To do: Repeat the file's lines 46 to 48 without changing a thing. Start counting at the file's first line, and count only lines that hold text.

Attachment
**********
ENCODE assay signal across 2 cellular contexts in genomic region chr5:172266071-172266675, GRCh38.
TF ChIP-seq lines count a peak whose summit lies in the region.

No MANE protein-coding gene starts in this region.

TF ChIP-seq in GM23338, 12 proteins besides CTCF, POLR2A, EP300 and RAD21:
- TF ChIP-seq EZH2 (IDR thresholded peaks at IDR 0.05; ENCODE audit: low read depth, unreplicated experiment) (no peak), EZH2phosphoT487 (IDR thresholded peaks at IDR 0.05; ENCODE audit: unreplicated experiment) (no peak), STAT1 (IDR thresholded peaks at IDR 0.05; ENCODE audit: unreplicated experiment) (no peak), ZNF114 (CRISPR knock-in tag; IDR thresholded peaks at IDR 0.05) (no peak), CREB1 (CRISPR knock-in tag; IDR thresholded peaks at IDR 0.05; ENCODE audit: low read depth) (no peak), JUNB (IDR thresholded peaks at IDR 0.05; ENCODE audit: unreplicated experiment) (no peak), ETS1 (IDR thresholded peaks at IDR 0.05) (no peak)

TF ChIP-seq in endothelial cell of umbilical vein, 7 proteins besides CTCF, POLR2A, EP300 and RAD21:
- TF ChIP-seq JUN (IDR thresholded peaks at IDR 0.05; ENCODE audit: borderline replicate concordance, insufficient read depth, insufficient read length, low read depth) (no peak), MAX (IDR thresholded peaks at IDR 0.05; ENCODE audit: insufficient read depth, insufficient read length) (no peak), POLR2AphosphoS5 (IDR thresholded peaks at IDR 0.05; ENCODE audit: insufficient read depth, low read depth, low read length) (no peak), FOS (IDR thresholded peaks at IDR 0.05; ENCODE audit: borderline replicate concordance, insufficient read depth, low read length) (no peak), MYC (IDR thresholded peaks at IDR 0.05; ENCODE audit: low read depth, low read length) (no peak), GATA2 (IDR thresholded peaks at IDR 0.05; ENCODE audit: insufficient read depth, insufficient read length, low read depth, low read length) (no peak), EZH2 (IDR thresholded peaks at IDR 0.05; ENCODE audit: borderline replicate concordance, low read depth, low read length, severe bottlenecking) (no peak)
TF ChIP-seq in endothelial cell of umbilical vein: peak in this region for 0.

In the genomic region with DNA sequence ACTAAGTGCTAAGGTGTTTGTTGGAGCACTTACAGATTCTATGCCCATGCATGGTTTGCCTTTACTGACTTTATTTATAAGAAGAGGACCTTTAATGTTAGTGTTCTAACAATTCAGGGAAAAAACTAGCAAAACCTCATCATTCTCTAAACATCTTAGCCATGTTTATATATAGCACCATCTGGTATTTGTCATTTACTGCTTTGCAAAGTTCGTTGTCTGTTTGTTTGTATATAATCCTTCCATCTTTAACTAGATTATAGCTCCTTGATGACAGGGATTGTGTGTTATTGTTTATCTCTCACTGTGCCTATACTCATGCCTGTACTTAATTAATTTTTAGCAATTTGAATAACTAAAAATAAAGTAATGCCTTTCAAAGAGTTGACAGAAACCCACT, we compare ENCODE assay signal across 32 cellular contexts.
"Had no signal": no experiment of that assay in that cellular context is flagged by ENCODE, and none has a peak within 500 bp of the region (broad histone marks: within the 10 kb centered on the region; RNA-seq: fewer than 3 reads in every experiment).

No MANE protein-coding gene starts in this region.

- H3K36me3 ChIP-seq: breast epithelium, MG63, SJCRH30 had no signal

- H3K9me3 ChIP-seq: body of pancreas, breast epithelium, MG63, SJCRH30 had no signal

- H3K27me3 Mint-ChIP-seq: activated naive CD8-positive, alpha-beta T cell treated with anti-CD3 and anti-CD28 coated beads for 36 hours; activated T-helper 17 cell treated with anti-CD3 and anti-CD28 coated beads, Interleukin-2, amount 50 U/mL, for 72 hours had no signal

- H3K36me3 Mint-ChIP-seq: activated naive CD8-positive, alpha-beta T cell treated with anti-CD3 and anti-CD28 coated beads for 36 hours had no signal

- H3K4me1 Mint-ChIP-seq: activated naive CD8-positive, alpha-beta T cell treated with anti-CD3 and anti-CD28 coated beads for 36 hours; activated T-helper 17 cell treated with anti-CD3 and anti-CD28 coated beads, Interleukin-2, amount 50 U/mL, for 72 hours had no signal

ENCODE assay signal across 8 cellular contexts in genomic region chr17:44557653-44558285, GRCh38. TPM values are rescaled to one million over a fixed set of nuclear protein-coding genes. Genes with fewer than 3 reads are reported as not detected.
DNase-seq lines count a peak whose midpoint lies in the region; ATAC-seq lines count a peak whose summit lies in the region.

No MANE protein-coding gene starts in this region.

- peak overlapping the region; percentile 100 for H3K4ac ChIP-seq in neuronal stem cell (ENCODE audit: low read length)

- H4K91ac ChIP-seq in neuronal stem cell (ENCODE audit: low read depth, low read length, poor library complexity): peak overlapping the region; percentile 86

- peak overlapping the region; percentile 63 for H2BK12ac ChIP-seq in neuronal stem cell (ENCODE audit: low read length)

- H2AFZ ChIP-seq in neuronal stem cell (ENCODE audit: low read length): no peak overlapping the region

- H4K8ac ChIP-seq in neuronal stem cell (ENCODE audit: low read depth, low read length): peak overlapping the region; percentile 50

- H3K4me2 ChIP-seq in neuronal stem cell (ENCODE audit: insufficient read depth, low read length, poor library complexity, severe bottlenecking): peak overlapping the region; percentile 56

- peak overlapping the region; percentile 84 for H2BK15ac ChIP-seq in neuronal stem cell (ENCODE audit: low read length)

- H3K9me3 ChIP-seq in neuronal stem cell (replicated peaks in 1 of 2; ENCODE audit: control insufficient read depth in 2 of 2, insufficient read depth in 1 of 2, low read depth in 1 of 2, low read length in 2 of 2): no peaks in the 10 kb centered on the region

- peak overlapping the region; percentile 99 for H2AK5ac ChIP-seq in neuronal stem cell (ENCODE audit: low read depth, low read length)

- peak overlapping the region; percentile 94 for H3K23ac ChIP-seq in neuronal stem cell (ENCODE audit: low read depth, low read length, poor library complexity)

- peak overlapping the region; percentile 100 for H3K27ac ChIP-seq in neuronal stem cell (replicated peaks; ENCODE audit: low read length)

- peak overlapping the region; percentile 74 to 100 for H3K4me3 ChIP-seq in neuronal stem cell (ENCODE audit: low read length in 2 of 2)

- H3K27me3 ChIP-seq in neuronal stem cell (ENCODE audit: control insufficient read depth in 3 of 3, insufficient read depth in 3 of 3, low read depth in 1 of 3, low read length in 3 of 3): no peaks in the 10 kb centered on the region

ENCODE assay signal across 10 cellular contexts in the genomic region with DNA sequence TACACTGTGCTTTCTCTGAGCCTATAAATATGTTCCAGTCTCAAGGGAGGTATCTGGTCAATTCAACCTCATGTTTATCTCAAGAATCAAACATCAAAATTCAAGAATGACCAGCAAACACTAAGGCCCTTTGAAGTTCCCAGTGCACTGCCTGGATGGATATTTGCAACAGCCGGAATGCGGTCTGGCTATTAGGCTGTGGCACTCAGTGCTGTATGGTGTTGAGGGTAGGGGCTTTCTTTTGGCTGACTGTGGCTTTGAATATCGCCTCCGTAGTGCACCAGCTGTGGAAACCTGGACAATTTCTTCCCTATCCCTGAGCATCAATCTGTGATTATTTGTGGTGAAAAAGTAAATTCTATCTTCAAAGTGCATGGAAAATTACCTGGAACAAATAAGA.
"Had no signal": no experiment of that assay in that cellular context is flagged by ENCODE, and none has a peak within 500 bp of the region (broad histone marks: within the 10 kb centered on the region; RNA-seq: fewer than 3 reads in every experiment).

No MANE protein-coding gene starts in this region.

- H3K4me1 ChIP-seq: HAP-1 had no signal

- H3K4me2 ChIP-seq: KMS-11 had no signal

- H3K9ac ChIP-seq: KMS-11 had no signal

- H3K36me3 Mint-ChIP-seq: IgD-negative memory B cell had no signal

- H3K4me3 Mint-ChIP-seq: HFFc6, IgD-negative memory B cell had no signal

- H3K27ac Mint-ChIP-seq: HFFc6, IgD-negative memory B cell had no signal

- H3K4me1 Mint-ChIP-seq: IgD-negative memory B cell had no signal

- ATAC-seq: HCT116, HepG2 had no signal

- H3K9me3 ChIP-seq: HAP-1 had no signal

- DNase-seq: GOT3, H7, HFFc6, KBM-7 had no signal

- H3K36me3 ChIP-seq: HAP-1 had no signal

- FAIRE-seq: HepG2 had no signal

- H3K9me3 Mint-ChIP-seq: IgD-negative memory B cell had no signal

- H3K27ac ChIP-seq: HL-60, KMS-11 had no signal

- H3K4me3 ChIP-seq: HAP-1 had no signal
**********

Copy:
- H3K36me3 ChIP-seq: HAP-1 had no signal

- FAIRE-seq: HepG2 had no signal

- H3K9me3 Mint-ChIP-seq: IgD-negative memory B cell had no signal